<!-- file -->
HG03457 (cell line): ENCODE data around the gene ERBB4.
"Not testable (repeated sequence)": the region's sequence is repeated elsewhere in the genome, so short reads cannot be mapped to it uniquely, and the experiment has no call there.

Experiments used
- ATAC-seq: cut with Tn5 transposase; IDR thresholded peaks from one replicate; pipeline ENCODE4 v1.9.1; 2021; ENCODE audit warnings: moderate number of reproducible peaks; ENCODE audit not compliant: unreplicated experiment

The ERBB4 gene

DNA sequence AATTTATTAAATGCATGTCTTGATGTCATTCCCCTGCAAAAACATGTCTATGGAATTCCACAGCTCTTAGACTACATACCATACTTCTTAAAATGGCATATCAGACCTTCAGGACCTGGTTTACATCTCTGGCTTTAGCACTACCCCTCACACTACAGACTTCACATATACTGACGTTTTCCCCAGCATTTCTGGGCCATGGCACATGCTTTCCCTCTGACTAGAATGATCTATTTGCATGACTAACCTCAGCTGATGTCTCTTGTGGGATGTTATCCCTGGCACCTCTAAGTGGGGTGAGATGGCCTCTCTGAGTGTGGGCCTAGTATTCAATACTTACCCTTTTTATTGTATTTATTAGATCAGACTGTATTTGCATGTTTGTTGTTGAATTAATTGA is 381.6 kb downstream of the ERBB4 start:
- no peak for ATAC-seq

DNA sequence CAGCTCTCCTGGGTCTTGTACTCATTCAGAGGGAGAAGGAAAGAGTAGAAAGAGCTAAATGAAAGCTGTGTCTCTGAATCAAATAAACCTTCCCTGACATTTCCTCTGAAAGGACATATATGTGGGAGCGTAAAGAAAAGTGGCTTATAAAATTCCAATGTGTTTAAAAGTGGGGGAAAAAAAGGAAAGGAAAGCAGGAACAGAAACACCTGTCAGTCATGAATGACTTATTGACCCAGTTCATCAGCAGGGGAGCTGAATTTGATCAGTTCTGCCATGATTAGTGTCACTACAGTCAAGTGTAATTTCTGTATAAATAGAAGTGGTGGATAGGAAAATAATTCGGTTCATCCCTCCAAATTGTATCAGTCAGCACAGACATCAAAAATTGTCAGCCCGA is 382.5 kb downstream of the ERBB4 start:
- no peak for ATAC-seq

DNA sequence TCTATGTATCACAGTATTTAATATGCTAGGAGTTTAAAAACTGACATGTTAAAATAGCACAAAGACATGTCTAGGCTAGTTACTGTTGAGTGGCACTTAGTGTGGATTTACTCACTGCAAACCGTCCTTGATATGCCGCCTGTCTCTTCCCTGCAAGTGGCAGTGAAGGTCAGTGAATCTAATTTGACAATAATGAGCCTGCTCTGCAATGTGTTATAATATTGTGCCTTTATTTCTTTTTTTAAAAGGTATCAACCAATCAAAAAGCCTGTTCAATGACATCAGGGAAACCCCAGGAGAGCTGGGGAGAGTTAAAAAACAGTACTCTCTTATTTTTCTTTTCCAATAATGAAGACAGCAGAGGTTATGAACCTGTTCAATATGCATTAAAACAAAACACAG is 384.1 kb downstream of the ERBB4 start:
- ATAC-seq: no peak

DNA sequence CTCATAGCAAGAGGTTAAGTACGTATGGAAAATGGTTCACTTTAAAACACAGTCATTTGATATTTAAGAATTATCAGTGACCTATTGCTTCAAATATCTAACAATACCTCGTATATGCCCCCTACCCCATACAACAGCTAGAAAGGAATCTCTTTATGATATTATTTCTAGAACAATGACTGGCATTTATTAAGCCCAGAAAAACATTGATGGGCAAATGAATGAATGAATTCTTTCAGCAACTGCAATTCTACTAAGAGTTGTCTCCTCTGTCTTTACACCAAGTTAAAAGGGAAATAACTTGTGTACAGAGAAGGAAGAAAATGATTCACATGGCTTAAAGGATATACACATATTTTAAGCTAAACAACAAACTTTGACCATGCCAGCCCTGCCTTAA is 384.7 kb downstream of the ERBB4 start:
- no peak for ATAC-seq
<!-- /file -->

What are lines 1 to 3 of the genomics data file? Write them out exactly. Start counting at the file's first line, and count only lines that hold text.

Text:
HG03457 (cell line): ENCODE data around the gene ERBB4.
"Not testable (repeated sequence)": the region's sequence is repeated elsewhere in the genome, so short reads cannot be mapped to it uniquely, and the experiment has no call there.

Experiments used